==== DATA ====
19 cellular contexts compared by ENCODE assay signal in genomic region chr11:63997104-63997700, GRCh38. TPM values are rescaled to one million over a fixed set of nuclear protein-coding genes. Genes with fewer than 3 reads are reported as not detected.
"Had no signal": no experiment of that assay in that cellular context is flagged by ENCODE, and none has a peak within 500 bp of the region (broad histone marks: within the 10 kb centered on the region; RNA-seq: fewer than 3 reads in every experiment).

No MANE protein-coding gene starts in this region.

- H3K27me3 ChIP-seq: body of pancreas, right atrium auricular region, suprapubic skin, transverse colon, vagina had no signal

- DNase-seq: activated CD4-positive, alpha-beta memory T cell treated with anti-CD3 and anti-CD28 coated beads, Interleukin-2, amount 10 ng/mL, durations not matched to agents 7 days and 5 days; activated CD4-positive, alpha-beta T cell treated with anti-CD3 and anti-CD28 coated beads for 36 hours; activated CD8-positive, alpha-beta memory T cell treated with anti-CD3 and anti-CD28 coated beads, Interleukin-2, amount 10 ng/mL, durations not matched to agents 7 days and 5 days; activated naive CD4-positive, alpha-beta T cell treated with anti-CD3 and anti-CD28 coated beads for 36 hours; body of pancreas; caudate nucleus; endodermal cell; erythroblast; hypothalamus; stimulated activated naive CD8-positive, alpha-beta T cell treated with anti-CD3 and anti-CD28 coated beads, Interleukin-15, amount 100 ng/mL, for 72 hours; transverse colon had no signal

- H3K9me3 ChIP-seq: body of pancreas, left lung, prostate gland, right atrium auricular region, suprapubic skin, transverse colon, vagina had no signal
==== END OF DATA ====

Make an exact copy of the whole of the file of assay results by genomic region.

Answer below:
19 cellular contexts compared by ENCODE assay signal in genomic region chr11:63997104-63997700, GRCh38. TPM values are rescaled to one million over a fixed set of nuclear protein-coding genes. Genes with fewer than 3 reads are reported as not detected.
"Had no signal": no experiment of that assay in that cellular context is flagged by ENCODE, and none has a peak within 500 bp of the region (broad histone marks: within the 10 kb centered on the region; RNA-seq: fewer than 3 reads in every experiment).

No MANE protein-coding gene starts in this region.

- H3K27me3 ChIP-seq: body of pancreas, right atrium auricular region, suprapubic skin, transverse colon, vagina had no signal

- DNase-seq: activated CD4-positive, alpha-beta memory T cell treated with anti-CD3 and anti-CD28 coated beads, Interleukin-2, amount 10 ng/mL, durations not matched to agents 7 days and 5 days; activated CD4-positive, alpha-beta T cell treated with anti-CD3 and anti-CD28 coated beads for 36 hours; activated CD8-positive, alpha-beta memory T cell treated with anti-CD3 and anti-CD28 coated beads, Interleukin-2, amount 10 ng/mL, durations not matched to agents 7 days and 5 days; activated naive CD4-positive, alpha-beta T cell treated with anti-CD3 and anti-CD28 coated beads for 36 hours; body of pancreas; caudate nucleus; endodermal cell; erythroblast; hypothalamus; stimulated activated naive CD8-positive, alpha-beta T cell treated with anti-CD3 and anti-CD28 coated beads, Interleukin-15, amount 100 ng/mL, for 72 hours; transverse colon had no signal

- H3K9me3 ChIP-seq: body of pancreas, left lung, prostate gland, right atrium auricular region, suprapubic skin, transverse colon, vagina had no signal